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Yes, they certainly are the same species. They go by other common names in different places as well.  The eastern North American populations run  from at least  Florida to Nova Scotia. They spawn spring and early summer... June, July... I don't know specifics about that though. We get all sizes here from 4" "snappers" to 15# "gorillas". The snappers can usually be found in tidal rivers in late summer and early fall. They are also plentiful on open beaches, but the majority of mature fish from 14" to 36" give or take, are caught in open water or from the  shoreline. They will go up rivers to feed but they are so plentiful in the more accessible shore locations that I don't know anyone who targets them too far inland in rivers as a preference.I am pretty far north so by January they are gone and we don't see them in numbers until June.



I don't  think we are getting your fish here but maybe someone knows better than me. Either way, fun to fish for with topwater plugs.


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Here is more info from NOAA

 

Atlantic coast, bluefish are found from Maine to Florida and mix extensively during seasonal coastal migrations (Figure 25.1). During winter, large bluefish tend to remain in the Middle Atlantic Bight, moving south to North Carolina by March. Small fish move farther south in winter with some fish wintering off the coast of Florida. As water temperatures increase, the spring migration north begins and spawning occurs in the South Atlantic Bight at this time. By summer, bluefish move north into the Middle Atlantic Bight, although some medium size fish may remain off Florida (Shepherd et al. 2006). A second spawning occurs in the offshore waters of the Middle Atlantic Bight during summer.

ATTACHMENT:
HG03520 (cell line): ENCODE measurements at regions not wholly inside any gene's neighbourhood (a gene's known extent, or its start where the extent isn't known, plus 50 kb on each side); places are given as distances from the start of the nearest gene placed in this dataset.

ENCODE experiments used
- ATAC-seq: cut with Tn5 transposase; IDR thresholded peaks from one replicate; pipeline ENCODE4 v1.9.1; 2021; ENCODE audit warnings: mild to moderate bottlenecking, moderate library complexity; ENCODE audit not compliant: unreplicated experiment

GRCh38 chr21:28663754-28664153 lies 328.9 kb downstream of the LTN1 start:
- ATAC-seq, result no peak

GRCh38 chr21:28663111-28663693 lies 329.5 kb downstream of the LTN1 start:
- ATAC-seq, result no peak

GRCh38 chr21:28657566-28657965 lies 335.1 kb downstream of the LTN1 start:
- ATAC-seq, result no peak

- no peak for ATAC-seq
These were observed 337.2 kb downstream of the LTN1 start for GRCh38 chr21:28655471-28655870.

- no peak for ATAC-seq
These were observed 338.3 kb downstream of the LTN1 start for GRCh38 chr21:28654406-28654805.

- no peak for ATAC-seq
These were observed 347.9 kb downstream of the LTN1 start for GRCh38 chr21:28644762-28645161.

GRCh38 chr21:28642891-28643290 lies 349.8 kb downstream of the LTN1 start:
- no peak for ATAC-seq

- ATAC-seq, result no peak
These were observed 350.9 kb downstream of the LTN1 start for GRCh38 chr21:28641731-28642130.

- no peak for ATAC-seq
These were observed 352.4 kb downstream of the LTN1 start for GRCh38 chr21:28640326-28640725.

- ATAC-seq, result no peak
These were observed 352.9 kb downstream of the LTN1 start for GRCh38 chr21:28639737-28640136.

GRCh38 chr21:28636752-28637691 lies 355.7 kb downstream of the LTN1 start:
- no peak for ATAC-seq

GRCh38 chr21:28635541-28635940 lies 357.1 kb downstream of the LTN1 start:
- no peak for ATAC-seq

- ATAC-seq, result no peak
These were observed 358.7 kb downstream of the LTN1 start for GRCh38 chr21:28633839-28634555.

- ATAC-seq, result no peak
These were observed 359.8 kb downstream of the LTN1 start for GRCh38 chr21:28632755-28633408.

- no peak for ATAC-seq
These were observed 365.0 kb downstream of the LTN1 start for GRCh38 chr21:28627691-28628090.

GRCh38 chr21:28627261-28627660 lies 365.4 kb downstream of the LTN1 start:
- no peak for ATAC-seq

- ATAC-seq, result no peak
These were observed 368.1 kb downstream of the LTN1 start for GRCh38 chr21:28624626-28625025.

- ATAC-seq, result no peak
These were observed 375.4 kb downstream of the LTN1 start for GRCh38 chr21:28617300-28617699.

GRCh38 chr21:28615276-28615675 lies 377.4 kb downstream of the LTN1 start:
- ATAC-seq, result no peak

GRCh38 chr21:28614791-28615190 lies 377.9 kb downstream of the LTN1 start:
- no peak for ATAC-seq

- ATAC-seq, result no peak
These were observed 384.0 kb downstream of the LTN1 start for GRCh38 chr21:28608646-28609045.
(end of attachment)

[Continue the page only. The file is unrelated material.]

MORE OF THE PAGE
The result of these two spawning events is the appearance of two distinct size groups of juvenile bluefish during autumn; a spring spawned cohort having fish about 15-25 cm in length and a summer spawned cohort having fish about 4-14 cm in length (Able and Fahay 1998). Fish from the two spawning cohorts mix extensively during the year and constitute a single genetic stock (Graves et al. 1992). Bluefish are voracious predators, feeding primarily on squid and fish, particularly menhaden and smaller fish such as silversides (Buckel et al. 1999, Fahay et al. 1999).

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Haha.  Who wrote that?  I don't know how they taste when they're anywhere else, but NJ bluefish are fit for bait and not much else.  Good eating. LOL.

 

My mother makes a good bluefish patty. It's a Cambodian dish. I can only have it a few times before I get sick of that bluefish taste.

 

I hear smoked bluefish is all the rage :D

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Here's a good bluefish recipe which an old salt old me about when I was a kid; take two bluefish filets and place them overnight in the fridge in a bowl of milk, remove the filets and pat them dry with a paper towel. Rub some kosher salt and lemon pepper onto the filets and place them in a brown paper bag. Pour two tablespoonfuls of olive oil onto the top of the bag and use your finger tips to spread the oil over the surface of the bag. Place the bag with the filets inside onto a cookie sheet and bake for 50 minutes @ 375*. When the timer goes off remove the bag from the oven, remove the filets from the bag, throw the filets into the garbage and eat the bag. ;)